Components of feed affecting water footprint of feedlot dairy farm systems in Northern China

Components of feed affecting water footprint of feedlot dairy farm systems in Northern China Freshwater consumption in animal agriculture is a significant factor affecting water resources and water environmental sustainability. Water footprint (WF), as a comprehensive assessment indicator, can be used to assess the consumptive water use in the dairy sector. The aim of this study was to assess the effects of feed components on the water consumption and WF of milk production for collective feedlot systems in China. Fourteen dairy farms, with a range of dairy cow numbers, were used as examples for the analysis. The results indicated that the average WF of milk was 882 L kg−1 FPCM (fat-and-protein-corrected milk), ranging from 639 to 1307 L kg−1 FPCM. The WF from Chinese wildrye hay, maize grain, alfalfa hay and soybean meal production accounted for 30.4%, 16.4%, 14.5% and 10.9% of the total WF, respectively, whereas the WF from embedded in animal products, respiratory vapour losses and other service water was 11.4%, implying that water consumption due to evapotranspiration from feed production was the major driver of the milk WF for the collective feedlot system in China. The variation in WF among the different dairy farms was mainly associated with the different components in the feed, which affected not only the milk productivity and feed conversion efficiency, but also the water consumption for milk production. Increase in the proportion of Chinese wildrye hay in roughages reduced the milk productivity of the cow and also increased the WF of milk. Scenario analysis indicated that using feed that consumes less water to produce or importing feed from a country where its water consumption is lower could reduce the consumptive water use for milk production by up to 22%. The results show how changing feed components and origin can reduce the freshwater consumption in livestock sectors in China. http://www.deepdyve.com/assets/images/DeepDyve-Logo-lg.png Journal of Cleaner Production Elsevier

Components of feed affecting water footprint of feedlot dairy farm systems in Northern China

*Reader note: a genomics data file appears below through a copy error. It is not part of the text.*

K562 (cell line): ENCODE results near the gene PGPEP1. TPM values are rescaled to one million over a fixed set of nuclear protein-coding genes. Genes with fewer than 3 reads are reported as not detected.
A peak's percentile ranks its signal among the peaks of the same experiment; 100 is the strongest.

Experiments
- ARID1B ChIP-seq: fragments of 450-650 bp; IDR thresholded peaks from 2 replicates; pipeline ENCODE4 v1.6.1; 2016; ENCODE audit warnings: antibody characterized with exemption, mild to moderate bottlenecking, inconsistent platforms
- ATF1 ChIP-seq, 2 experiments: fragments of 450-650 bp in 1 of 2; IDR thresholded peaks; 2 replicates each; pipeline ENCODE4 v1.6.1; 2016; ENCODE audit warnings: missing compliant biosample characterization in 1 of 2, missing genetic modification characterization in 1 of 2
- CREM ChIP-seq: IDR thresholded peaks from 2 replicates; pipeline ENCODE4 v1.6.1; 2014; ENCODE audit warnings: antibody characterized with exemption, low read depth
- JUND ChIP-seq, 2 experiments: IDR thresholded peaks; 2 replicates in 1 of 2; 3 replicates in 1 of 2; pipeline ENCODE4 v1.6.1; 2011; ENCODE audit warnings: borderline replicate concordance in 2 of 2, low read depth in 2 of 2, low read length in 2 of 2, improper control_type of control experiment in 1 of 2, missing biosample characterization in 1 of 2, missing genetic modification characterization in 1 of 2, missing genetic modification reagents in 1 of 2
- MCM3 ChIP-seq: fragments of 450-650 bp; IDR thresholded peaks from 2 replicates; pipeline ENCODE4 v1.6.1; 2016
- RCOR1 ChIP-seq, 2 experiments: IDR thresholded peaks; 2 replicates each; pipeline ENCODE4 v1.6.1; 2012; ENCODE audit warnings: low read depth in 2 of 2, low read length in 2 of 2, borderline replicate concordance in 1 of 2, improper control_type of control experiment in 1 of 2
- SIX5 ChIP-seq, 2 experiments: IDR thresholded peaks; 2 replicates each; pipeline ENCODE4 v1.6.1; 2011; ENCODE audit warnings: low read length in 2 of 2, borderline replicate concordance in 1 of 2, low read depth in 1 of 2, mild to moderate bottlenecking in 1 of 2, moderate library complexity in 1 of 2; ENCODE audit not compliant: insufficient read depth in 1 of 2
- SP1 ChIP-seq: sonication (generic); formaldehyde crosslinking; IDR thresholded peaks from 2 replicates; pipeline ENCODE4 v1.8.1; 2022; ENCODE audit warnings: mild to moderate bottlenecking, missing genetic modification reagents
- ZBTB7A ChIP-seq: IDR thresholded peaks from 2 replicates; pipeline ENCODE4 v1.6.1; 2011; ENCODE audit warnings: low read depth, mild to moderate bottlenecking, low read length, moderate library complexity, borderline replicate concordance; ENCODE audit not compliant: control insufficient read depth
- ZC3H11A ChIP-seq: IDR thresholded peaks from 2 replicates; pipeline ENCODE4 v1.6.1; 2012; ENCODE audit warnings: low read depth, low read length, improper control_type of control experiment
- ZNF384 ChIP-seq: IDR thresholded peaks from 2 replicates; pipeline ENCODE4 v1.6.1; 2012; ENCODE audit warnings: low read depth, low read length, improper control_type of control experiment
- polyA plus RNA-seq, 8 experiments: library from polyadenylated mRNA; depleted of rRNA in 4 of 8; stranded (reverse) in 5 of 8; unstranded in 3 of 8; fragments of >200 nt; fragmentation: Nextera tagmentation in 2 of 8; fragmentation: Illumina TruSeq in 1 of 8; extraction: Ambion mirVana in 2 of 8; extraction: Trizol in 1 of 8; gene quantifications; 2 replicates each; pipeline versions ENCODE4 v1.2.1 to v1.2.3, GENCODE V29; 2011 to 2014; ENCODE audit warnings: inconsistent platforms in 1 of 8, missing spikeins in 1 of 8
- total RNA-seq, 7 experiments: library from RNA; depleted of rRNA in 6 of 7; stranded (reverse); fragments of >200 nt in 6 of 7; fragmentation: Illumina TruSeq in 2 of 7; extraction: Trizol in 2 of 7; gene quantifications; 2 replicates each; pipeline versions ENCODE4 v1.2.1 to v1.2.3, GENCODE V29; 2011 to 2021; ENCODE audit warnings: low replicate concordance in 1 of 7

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Publisher
Elsevier
Copyright
Copyright © 2018 Elsevier Ltd
ISSN
0959-6526
D.O.I.
10.1016/j.jclepro.2018.02.165
Publisher site
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Abstract

Freshwater consumption in animal agriculture is a significant factor affecting water resources and water environmental sustainability. Water footprint (WF), as a comprehensive assessment indicator, can be used to assess the consumptive water use in the dairy sector. The aim of this study was to assess the effects of feed components on the water consumption and WF of milk production for collective feedlot systems in China. Fourteen dairy farms, with a range of dairy cow numbers, were used as examples for the analysis. The results indicated that the average WF of milk was 882 L kg−1 FPCM (fat-and-protein-corrected milk), ranging from 639 to 1307 L kg−1 FPCM. The WF from Chinese wildrye hay, maize grain, alfalfa hay and soybean meal production accounted for 30.4%, 16.4%, 14.5% and 10.9% of the total WF, respectively, whereas the WF from embedded in animal products, respiratory vapour losses and other service water was 11.4%, implying that water consumption due to evapotranspiration from feed production was the major driver of the milk WF for the collective feedlot system in China. The variation in WF among the different dairy farms was mainly associated with the different components in the feed, which affected not only the milk productivity and feed conversion efficiency, but also the water consumption for milk production. Increase in the proportion of Chinese wildrye hay in roughages reduced the milk productivity of the cow and also increased the WF of milk. Scenario analysis indicated that using feed that consumes less water to produce or importing feed from a country where its water consumption is lower could reduce the consumptive water use for milk production by up to 22%. The results show how changing feed components and origin can reduce the freshwater consumption in livestock sectors in China.

Journal

Journal of Cleaner ProductionElsevier

Published: May 10, 2018

References

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